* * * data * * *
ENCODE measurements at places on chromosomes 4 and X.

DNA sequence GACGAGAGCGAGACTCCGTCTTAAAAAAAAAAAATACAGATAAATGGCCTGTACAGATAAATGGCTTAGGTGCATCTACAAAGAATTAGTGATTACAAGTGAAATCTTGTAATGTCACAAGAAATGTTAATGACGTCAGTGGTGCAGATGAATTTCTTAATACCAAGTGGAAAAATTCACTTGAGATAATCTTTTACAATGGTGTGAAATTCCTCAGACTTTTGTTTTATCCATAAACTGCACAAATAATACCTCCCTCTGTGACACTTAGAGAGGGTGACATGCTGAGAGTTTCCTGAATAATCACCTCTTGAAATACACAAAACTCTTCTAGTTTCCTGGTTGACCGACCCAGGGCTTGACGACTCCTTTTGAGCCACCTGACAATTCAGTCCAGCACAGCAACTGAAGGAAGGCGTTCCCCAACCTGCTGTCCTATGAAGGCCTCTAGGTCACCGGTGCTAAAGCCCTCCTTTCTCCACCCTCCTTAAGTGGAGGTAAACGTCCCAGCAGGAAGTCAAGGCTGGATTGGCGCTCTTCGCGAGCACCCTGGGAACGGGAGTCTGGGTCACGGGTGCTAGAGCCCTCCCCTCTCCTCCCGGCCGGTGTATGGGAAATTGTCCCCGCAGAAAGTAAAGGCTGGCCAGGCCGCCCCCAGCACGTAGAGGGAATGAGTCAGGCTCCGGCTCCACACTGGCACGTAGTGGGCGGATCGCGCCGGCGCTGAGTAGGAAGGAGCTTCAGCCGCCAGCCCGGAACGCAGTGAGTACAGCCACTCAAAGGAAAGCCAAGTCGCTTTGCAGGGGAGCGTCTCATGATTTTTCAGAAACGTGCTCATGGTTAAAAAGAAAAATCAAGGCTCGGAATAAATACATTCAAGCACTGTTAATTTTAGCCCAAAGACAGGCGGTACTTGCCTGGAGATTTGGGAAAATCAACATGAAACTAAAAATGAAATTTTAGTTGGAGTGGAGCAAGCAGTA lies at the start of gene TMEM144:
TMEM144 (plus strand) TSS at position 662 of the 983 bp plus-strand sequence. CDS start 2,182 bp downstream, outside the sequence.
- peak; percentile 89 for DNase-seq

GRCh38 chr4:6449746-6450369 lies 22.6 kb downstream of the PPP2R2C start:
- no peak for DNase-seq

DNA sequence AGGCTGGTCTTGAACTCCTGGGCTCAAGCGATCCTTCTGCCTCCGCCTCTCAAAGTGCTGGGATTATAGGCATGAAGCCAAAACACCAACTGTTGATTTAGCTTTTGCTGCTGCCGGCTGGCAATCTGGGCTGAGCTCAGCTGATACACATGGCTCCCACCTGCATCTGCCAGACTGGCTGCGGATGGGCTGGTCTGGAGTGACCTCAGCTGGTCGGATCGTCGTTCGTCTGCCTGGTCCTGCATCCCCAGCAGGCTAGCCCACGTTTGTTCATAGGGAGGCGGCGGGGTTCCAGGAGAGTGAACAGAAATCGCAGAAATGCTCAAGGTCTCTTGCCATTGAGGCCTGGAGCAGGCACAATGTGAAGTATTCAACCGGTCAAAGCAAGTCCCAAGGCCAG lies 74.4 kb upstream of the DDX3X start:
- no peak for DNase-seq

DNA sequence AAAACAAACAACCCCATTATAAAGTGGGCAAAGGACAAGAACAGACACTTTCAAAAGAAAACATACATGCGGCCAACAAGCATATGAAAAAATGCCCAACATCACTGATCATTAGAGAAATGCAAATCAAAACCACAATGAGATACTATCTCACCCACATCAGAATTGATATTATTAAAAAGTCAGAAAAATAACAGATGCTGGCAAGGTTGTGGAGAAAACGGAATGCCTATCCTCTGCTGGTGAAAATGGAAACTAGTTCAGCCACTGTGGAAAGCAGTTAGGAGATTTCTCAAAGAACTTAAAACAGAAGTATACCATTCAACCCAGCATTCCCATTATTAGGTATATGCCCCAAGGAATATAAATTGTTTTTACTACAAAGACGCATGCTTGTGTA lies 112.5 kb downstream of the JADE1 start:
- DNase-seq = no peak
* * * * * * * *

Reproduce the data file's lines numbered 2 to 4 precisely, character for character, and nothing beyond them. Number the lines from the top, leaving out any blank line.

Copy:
DNA sequence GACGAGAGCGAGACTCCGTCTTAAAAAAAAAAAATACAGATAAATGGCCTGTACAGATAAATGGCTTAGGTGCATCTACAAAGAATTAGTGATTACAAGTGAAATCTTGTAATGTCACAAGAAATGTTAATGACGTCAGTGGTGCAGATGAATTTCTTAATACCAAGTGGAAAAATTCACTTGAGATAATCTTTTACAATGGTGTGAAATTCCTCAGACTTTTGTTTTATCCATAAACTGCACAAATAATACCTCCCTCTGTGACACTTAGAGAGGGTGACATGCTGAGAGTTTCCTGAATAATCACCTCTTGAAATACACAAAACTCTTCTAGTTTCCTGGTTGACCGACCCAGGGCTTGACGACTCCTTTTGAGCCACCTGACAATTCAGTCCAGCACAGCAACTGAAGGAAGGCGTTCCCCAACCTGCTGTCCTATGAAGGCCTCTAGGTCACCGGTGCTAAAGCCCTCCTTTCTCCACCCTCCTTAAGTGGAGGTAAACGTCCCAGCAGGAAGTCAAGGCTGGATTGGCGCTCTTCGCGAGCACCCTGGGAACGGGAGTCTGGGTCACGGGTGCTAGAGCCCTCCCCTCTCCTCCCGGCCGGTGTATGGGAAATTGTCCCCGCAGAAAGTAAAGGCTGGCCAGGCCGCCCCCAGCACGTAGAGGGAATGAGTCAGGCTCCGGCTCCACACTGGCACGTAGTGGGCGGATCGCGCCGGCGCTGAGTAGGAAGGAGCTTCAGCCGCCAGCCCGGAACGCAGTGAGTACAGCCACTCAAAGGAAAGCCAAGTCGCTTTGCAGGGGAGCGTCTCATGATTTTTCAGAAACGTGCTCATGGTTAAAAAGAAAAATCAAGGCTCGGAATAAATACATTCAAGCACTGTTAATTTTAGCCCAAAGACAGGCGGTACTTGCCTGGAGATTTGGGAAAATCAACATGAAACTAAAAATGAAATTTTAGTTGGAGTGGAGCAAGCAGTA lies at the start of gene TMEM144:
TMEM144 (plus strand) TSS at position 662 of the 983 bp plus-strand sequence. CDS start 2,182 bp downstream, outside the sequence.
- peak; percentile 89 for DNase-seq